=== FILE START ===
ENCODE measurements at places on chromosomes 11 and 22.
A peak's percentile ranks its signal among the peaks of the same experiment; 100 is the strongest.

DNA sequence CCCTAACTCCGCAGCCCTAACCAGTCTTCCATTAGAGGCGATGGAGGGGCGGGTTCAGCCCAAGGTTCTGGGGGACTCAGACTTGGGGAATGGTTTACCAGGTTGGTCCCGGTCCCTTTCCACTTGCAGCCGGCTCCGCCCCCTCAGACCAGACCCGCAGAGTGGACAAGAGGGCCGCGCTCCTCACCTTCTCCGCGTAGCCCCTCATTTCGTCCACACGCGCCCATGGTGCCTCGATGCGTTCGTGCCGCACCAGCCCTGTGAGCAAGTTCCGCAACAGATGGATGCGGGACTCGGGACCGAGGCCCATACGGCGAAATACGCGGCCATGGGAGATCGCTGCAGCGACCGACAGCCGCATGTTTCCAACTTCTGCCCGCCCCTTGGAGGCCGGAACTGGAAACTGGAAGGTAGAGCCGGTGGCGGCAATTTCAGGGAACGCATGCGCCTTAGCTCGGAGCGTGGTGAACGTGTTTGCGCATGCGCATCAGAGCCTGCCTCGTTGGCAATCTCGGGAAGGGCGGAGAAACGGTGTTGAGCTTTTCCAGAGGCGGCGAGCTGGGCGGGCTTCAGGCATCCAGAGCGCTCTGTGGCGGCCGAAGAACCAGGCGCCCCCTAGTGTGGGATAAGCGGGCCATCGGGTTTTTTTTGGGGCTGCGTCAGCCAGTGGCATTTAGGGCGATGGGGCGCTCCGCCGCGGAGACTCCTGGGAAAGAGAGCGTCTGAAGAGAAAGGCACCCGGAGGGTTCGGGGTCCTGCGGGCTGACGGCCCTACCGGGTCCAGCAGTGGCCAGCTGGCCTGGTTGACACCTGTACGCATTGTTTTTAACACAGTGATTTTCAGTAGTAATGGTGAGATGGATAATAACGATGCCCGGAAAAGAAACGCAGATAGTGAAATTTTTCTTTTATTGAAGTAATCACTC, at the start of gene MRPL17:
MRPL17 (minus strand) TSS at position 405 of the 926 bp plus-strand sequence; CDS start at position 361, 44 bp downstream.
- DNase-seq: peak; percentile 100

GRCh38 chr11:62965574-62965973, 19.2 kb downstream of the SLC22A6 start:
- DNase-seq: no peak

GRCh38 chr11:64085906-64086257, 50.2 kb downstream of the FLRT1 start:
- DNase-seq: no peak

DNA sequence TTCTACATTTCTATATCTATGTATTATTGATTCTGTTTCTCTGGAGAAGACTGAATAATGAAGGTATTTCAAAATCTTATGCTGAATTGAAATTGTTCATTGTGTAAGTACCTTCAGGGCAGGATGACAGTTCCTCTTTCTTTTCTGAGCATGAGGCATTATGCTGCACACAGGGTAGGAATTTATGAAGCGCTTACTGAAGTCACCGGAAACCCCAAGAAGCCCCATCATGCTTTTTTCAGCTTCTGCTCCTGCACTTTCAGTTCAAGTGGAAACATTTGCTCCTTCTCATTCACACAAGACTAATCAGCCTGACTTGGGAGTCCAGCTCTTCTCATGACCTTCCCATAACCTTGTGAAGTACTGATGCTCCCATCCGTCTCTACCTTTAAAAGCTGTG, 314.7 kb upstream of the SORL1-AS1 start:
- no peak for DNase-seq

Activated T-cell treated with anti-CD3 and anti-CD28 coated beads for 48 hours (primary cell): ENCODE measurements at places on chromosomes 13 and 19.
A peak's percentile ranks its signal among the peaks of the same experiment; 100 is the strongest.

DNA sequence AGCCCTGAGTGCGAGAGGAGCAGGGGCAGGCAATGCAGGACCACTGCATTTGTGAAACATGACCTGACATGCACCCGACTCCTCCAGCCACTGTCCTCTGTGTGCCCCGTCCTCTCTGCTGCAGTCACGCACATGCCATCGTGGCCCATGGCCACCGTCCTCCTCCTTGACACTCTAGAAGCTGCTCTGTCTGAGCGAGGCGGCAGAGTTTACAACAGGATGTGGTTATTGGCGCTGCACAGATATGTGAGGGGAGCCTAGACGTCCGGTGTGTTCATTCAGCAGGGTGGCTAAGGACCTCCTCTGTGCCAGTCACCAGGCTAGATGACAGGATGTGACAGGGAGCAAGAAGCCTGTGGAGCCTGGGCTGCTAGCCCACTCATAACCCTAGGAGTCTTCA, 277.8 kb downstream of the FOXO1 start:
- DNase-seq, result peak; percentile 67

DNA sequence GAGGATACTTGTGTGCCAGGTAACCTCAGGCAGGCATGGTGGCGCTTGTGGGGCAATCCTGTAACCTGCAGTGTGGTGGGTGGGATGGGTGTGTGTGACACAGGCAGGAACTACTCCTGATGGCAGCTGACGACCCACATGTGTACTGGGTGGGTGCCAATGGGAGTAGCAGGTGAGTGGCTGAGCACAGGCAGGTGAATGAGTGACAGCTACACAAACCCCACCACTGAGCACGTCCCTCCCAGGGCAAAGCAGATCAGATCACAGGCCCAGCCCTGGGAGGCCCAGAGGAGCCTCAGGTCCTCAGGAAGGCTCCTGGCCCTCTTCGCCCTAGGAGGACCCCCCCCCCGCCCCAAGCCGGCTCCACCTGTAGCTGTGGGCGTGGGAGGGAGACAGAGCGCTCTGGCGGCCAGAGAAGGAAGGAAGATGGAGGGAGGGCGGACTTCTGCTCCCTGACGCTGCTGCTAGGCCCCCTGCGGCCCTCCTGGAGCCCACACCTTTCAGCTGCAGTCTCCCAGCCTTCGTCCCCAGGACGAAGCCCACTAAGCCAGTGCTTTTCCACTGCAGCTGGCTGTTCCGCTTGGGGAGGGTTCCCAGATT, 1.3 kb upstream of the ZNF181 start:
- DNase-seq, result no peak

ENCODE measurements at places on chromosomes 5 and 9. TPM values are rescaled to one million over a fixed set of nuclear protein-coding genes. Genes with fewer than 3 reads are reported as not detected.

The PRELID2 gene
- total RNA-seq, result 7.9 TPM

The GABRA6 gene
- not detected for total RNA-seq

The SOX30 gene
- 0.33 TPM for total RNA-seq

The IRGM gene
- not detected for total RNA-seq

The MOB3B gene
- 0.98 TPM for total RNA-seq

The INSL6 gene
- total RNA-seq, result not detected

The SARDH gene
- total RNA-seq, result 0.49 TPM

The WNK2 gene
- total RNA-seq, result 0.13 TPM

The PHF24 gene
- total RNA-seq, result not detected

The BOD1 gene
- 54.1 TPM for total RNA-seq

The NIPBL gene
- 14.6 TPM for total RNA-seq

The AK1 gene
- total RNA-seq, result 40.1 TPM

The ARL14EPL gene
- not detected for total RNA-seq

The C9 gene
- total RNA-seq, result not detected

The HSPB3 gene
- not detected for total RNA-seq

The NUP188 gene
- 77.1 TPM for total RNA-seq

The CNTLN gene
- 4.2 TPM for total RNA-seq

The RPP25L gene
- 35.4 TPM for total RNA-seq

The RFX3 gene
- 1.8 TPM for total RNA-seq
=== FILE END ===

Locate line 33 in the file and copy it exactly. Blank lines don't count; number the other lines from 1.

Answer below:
The WNK2 gene